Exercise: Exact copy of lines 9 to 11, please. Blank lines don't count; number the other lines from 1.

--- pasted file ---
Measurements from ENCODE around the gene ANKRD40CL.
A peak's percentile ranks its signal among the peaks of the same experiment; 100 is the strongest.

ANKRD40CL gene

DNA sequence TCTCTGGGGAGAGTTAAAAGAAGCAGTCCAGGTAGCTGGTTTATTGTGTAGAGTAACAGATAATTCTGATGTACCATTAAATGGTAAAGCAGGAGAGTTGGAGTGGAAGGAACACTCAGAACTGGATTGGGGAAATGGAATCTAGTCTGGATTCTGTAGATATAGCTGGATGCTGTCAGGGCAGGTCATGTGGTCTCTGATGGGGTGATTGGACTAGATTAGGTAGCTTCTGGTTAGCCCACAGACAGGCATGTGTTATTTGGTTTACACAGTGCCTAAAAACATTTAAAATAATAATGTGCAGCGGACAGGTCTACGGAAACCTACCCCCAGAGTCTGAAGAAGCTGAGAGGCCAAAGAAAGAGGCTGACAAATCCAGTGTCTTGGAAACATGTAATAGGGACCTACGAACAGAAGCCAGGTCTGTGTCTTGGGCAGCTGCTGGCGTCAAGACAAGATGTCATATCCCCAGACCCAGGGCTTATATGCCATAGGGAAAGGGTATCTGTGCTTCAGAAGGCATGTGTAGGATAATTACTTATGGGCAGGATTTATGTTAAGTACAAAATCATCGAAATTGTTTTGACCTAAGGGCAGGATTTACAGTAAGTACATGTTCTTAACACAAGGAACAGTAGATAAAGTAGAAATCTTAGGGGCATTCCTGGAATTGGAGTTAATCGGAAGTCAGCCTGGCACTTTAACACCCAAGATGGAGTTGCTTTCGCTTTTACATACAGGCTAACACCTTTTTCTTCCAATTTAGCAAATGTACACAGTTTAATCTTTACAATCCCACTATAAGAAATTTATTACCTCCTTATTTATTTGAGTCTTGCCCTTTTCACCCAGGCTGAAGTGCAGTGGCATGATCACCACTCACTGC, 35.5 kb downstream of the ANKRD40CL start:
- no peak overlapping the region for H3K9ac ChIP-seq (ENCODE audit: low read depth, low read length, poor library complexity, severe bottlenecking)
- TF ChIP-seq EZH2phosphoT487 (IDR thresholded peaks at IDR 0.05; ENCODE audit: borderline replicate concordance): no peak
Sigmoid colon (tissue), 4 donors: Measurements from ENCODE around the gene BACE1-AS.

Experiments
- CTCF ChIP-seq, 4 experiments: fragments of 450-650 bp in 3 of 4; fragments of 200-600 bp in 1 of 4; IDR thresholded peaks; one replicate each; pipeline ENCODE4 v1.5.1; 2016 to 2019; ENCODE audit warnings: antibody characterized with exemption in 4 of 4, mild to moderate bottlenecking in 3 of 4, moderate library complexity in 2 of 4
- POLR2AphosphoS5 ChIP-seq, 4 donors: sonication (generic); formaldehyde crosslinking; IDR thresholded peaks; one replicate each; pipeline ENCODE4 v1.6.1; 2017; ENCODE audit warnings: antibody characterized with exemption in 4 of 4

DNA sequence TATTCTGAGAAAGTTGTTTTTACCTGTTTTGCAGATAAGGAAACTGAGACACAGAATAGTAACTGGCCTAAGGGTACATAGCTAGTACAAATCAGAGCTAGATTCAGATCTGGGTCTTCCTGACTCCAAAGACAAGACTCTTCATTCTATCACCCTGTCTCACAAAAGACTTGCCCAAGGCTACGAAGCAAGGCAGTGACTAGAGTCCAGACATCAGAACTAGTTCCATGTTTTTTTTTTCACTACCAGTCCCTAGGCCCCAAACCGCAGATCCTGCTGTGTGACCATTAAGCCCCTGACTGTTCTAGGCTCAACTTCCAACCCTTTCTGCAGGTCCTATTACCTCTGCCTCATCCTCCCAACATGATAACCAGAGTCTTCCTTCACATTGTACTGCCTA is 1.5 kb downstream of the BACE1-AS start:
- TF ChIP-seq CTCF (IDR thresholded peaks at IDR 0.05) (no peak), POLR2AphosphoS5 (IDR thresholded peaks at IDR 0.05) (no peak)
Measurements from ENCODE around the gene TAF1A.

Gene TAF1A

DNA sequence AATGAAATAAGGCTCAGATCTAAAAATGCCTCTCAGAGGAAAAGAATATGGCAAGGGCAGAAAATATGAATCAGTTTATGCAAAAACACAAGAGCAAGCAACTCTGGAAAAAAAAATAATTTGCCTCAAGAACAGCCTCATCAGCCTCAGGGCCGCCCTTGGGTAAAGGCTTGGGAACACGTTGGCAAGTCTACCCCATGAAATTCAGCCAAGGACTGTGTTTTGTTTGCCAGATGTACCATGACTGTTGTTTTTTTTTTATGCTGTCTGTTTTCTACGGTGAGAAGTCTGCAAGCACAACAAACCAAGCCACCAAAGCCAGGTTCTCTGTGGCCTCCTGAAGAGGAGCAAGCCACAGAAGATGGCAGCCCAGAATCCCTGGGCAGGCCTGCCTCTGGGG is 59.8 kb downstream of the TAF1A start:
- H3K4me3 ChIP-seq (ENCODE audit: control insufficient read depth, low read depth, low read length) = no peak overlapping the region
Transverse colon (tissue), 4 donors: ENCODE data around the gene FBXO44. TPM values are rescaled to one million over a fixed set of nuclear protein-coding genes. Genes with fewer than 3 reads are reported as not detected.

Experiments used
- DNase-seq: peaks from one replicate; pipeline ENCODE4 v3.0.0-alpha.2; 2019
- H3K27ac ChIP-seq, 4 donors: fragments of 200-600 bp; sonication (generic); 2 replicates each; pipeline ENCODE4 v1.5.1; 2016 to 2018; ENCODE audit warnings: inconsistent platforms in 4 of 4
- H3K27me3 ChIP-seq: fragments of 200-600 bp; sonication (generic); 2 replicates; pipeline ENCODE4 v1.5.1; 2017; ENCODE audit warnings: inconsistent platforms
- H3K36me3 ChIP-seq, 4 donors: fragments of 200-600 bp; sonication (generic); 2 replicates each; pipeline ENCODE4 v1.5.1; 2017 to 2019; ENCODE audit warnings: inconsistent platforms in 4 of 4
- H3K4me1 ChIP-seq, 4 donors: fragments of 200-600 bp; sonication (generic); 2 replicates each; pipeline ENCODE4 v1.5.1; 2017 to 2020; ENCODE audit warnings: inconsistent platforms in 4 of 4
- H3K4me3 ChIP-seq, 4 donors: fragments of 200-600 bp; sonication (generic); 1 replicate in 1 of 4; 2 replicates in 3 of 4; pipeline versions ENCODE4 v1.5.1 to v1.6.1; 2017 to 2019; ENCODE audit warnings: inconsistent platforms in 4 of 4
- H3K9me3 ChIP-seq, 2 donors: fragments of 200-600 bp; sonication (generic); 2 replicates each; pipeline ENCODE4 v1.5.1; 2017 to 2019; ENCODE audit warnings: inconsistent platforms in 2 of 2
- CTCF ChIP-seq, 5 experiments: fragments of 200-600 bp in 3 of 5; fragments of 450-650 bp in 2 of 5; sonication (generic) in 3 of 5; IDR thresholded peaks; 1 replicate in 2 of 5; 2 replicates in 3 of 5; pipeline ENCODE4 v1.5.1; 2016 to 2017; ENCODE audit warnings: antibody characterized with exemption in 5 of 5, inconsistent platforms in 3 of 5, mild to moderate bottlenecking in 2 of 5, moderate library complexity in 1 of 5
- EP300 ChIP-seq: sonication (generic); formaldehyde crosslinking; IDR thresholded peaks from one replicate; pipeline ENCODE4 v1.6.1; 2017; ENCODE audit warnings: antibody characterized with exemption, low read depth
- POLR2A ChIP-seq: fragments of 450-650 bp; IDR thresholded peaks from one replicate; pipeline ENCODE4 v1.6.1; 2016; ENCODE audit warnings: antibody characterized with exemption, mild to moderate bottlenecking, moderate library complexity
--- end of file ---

- CTCF ChIP-seq, 4 experiments: fragments of 450-650 bp in 3 of 4; fragments of 200-600 bp in 1 of 4; IDR thresholded peaks; one replicate each; pipeline ENCODE4 v1.5.1; 2016 to 2019; ENCODE audit warnings: antibody characterized with exemption in 4 of 4, mild to moderate bottlenecking in 3 of 4, moderate library complexity in 2 of 4
- POLR2AphosphoS5 ChIP-seq, 4 donors: sonication (generic); formaldehyde crosslinking; IDR thresholded peaks; one replicate each; pipeline ENCODE4 v1.6.1; 2017; ENCODE audit warnings: antibody characterized with exemption in 4 of 4

DNA sequence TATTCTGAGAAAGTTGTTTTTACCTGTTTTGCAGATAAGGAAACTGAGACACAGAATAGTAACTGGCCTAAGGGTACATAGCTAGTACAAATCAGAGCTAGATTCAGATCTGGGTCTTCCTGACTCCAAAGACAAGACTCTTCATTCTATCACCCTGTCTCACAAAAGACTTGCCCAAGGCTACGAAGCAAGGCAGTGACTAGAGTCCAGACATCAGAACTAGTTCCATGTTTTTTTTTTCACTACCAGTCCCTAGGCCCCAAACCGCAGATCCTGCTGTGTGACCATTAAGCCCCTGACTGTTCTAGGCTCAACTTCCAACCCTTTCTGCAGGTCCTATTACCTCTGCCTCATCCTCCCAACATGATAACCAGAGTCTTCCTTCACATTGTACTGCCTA is 1.5 kb downstream of the BACE1-AS start: